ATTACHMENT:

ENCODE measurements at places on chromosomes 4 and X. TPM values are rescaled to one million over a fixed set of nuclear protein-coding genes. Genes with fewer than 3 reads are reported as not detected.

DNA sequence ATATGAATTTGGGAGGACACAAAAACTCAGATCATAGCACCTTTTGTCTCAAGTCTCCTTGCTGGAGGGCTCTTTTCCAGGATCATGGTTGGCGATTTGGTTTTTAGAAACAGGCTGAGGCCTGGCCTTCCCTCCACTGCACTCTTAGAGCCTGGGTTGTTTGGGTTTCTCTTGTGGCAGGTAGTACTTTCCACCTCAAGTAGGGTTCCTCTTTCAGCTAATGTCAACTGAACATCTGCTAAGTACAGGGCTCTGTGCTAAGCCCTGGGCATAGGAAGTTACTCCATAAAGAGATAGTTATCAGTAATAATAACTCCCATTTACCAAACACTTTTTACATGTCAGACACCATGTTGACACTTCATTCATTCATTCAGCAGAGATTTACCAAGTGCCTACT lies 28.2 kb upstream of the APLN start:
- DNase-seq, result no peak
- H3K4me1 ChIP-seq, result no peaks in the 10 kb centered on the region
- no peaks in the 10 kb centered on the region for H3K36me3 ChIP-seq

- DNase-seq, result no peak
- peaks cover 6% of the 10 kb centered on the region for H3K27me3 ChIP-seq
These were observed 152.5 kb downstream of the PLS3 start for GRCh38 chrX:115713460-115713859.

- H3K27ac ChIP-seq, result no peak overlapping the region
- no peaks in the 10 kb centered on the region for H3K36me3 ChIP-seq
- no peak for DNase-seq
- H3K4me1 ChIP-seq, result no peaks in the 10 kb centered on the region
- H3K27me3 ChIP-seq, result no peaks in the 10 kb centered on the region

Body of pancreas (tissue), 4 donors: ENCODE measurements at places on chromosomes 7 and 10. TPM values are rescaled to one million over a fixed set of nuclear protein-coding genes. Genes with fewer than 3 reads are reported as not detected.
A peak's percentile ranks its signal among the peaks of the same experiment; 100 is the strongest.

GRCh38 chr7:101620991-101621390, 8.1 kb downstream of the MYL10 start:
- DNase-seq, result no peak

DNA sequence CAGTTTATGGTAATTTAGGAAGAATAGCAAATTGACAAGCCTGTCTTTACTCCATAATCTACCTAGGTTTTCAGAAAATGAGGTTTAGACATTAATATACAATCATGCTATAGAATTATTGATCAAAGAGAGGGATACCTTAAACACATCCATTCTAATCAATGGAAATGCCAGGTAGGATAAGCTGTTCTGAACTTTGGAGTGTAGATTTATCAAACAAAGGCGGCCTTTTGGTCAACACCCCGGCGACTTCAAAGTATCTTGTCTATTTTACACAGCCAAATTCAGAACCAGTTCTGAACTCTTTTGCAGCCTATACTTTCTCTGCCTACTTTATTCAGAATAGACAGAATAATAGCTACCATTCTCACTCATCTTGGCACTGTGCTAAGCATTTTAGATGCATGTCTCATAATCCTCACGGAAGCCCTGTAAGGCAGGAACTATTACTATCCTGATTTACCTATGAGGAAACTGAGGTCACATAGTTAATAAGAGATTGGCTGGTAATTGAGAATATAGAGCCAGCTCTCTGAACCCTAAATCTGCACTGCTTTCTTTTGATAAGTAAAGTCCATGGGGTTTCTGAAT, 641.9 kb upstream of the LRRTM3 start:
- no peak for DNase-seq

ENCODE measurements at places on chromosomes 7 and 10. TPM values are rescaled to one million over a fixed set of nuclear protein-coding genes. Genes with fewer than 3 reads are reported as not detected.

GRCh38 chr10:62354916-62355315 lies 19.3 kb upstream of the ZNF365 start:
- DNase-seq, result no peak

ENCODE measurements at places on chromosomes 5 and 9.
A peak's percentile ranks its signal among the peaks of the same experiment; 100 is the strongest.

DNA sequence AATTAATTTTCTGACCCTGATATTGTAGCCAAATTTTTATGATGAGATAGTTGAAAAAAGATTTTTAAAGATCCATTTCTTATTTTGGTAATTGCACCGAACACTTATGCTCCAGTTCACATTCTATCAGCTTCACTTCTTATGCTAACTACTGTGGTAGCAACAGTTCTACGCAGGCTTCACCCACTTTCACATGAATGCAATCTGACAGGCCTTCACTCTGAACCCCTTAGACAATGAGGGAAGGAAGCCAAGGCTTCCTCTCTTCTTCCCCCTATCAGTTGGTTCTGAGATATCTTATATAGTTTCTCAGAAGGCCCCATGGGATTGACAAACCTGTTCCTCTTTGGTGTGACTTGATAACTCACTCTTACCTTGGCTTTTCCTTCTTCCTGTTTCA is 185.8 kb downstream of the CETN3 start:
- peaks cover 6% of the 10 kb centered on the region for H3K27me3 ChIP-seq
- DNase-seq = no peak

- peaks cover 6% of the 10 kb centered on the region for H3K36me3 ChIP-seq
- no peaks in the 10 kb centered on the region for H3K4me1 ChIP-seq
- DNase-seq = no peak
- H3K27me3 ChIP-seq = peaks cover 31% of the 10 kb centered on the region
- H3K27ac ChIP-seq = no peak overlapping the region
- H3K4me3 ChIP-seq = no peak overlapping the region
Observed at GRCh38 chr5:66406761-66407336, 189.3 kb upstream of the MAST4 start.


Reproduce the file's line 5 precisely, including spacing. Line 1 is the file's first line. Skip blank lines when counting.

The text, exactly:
- no peaks in the 10 kb centered on the region for H3K36me3 ChIP-seq